In A Crisis Of Sexual Harassment, Whither The Office Romance?
Given that I work in a newsroom, maybe I shouldn't be surprised by how many office romances take place there in the movies: say, Broadcast News from 1987, or His Girl Friday from 1940.
A real-life copy editor might have had these films in mind when she started a new job about 10 years ago.
"I got to the paper and I noticed this really cute boy who was a senior editor," says Carolyn Huckabay. "That was Brian."
Brian Howard — the cute senior editor — eventually married Carolyn Huckabay. Recently they had a baby. But when their romance sparked, at the late Philadelphia City Paper, they ignored the potential pitfalls.
"We were just like, 'I think you're cute, you think I'm cute, let's do it,' " Huckabay says.
Studies show that office romances can increase job satisfaction, motivation and morale overall, says University of Alabama law professor Daiquiri Steele.
"Office romances have also been found to lead to increased creativity — to add more dynamic energy to the workplace," Steele says.
But when they go wrong, she says, former office romances can lead to decreased productivity, morale — and charges of sexual harassment.
"Employers have not figured this out," Steele says.
You may have heard a certain kind of person moaning that office romances may wither away because of complaints about sexual harassment. Here's what the feds have to say about that.
"There is no way we are going to stop office romances, and that should not be what we are setting out to do," says Chai Feldblum, a commissioner at the Equal Employment Opportunity Commission, who recently co-wrote a report on workplace harassment. "It doesn't need to be the end of office romances. It needs to be a catalyst for employers to think about what they don't want happening in their workplaces that will cause people to feel uncomfortable and not wanting to show up at work."
Some employers ignore office romances. Some completely ban them. Others, like NPR, discourage romance between supervisors and the workers who report to them. Yet another approach suggests disclosing relationships to HR to ensure they're truly consensual.
Law professor Steele says that might sound like a buzzkill. But consider the consequences of an ugly work breakup. Perhaps one party continues to pursue the relationship — that might start to feel like harassment. Or say a supervisor ends things with an employee:
"And almost as a revenge measure — for lack of a better term — for being dumped, then the one who did not want out now claims that the entire office romance was sexual harassment and now claims that it was indeed unwelcome," Steele says.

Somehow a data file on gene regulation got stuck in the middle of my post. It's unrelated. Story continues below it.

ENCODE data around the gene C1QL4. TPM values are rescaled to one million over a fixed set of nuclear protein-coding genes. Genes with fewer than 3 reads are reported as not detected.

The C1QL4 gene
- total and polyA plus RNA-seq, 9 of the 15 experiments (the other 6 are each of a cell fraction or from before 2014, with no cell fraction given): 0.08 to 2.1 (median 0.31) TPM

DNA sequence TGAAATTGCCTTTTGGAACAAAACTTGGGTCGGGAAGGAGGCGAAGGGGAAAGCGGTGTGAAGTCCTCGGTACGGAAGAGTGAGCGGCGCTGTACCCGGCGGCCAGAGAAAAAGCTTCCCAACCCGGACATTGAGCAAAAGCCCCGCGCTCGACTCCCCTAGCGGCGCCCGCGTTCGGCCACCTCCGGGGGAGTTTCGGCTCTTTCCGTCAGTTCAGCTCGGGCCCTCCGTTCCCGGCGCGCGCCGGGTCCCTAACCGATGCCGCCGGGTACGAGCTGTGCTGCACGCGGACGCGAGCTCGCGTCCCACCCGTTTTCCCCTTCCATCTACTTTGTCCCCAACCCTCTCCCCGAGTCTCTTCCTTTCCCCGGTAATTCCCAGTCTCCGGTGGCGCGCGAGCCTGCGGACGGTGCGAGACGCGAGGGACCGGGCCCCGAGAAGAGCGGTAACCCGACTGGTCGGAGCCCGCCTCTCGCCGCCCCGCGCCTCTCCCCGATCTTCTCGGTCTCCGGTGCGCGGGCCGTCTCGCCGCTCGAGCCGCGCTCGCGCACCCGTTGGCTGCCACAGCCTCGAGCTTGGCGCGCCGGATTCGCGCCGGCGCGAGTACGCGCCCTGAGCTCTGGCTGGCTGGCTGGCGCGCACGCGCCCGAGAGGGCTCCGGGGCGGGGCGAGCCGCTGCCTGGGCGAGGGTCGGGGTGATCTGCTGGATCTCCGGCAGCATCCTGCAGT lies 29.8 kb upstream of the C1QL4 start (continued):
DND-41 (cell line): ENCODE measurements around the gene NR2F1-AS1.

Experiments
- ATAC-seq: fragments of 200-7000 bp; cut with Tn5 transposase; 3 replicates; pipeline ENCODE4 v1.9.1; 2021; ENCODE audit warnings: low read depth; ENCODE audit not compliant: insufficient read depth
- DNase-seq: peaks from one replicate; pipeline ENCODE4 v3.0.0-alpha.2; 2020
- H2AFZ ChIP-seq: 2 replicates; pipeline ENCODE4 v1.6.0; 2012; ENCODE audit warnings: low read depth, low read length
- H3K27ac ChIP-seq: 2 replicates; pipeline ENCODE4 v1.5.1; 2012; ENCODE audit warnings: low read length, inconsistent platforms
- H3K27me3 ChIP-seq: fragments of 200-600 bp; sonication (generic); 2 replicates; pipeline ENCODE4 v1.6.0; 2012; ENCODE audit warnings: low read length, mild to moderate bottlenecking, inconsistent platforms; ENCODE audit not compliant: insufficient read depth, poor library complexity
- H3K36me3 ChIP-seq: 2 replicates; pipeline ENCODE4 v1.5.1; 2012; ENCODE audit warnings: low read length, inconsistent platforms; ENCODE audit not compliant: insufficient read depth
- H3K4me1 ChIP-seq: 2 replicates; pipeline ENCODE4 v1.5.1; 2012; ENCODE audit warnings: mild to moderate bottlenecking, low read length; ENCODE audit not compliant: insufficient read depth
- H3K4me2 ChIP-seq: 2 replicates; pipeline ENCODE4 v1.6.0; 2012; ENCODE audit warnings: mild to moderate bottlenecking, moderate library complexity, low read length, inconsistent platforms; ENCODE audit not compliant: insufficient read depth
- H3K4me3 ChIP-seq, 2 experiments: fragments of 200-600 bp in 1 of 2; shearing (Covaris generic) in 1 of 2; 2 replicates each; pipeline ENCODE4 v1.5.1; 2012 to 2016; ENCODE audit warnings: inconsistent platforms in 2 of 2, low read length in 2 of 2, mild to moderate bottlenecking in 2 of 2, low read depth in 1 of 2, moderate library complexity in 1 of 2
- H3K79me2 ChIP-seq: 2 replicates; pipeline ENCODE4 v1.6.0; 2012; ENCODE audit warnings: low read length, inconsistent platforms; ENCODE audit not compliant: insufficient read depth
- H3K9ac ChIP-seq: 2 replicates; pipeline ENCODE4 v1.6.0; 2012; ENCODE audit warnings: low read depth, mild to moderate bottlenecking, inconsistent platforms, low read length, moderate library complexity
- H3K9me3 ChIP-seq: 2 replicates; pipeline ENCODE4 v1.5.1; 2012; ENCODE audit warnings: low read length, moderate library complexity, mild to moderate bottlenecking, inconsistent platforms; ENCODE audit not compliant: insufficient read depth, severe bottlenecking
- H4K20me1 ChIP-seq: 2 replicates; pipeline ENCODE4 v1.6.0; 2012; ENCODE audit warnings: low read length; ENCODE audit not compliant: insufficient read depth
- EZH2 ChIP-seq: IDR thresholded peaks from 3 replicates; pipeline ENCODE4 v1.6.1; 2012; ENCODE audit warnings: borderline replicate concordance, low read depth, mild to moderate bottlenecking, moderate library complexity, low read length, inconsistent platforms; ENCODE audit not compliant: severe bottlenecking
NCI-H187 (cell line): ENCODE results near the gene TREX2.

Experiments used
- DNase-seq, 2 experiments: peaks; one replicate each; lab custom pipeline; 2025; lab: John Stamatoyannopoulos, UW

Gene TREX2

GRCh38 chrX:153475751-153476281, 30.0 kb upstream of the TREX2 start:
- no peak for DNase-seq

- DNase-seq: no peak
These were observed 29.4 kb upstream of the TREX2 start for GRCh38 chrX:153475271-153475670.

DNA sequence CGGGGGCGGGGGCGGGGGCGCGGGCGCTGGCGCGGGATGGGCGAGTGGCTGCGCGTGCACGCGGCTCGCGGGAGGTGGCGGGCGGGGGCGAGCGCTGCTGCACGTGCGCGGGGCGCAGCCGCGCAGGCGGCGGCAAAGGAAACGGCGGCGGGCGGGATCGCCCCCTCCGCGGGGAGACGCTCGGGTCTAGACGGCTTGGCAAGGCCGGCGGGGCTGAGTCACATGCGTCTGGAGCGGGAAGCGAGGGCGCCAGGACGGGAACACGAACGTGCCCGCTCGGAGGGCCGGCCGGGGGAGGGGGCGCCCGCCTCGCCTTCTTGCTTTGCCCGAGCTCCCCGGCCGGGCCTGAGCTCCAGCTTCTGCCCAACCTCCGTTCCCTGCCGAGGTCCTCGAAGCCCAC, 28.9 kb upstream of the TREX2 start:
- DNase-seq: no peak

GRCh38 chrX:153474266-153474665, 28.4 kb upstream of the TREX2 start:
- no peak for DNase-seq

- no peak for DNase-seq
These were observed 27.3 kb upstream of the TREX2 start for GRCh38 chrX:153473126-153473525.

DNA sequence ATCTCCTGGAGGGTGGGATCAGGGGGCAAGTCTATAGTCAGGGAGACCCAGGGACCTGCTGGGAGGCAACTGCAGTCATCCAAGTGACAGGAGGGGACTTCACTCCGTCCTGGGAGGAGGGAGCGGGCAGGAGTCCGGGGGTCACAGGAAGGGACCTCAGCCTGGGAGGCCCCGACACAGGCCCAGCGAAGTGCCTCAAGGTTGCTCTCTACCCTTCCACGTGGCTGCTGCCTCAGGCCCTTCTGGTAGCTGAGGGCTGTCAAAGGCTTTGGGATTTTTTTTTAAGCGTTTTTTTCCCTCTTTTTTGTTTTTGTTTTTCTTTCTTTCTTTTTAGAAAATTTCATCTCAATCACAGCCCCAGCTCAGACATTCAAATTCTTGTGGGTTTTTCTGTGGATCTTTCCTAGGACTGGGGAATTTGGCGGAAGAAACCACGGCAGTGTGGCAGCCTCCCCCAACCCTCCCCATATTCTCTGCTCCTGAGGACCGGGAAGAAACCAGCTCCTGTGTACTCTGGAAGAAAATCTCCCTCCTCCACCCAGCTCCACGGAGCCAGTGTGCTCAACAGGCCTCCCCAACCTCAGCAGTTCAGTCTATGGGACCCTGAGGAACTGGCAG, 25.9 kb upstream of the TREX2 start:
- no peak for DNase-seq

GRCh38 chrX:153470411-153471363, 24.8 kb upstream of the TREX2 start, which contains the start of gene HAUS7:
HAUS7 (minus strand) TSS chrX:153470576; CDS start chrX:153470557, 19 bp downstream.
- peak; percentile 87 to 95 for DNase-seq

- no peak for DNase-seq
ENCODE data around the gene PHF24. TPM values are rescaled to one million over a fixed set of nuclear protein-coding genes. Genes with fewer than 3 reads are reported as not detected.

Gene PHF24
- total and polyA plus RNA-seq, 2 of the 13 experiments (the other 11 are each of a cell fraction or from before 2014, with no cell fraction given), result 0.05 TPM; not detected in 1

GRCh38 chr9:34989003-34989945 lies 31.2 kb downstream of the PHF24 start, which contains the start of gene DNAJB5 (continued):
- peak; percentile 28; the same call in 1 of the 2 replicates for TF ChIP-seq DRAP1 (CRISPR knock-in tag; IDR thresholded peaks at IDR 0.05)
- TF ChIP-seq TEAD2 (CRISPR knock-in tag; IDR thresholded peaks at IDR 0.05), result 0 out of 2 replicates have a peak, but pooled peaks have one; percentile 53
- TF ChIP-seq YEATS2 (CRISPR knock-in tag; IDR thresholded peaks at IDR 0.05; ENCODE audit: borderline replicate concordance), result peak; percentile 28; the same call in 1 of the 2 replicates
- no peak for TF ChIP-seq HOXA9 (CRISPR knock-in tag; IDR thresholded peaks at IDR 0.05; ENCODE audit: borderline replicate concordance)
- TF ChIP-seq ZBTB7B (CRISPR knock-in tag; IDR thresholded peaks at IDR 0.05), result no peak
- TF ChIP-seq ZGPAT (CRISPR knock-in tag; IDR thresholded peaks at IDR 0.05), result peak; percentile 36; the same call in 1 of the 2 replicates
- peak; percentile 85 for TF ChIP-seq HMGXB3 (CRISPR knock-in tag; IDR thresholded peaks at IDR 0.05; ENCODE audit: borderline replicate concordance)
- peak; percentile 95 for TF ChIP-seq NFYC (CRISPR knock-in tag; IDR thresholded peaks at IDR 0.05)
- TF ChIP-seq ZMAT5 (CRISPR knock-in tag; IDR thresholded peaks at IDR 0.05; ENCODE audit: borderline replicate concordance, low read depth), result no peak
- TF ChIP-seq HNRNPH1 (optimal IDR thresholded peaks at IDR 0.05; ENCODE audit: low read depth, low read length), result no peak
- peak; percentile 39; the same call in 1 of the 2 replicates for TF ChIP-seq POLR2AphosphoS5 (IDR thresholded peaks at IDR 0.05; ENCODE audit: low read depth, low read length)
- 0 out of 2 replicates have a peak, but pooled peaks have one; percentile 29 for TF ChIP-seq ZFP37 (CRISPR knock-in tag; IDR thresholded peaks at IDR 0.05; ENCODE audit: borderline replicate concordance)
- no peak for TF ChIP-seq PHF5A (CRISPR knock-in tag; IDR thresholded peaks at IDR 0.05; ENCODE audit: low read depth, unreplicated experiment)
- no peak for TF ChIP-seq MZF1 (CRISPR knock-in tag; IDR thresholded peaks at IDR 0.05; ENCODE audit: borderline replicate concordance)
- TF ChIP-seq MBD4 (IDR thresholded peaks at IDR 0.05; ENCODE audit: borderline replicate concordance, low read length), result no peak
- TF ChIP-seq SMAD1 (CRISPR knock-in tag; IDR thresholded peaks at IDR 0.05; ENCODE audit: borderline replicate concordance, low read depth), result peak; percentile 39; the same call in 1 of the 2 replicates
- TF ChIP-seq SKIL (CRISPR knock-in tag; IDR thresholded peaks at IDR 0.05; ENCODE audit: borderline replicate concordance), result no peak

Disclosing consent actually helps employers and employees protect themselves. None of this, of course, occurred to our office lovebirds from earlier in this story.
When Howard first asked co-worker Huckabay if she wanted to see the Philadelphia Phillies play baseball:
"There was a pause after I asked it," he says. (Uh, awkward.) "So I said, 'Yeah, we should get the whole office together and go to a Phillies game.' " (Good save.)
"Our first date was chaperoned by 12 of our closest colleagues," Huckabay says.
That's a story of good boundaries and reading signals correctly. But take a guy who asks out his co-worker four times and gets told no repeatedly. Feldblum says that might not rise to the legal level of harassment. But she says maybe now is a good time for employers to consider changing not what people think is appropriate but how they behave at work.
I learned a long time ago that common sense is not common.
"So a man can continue to believe that a good dating strategy is to ask someone four times because maybe she's just playing hard to get," Feldblum says. "That person can continue to believe that's a good dating strategy — but not in a workplace."
Feldblum says employers might consider making clear that such behavior at work is unacceptable — preventively. That applies between men and women or anyone else.
Steele says that might sound like common sense, "but I learned a long time ago that common sense is not common," she says.
Generally, says Feldblum, women understand the difference between flirtation and harassment.
"The main thing this cultural and social moment of talking about sexual harassment should give us is that men should begin to understand this as well," she says.
Listening to each other, making sure we're on the same page, might not be shutting workplace flirtations down — but making them work a whole lot better.
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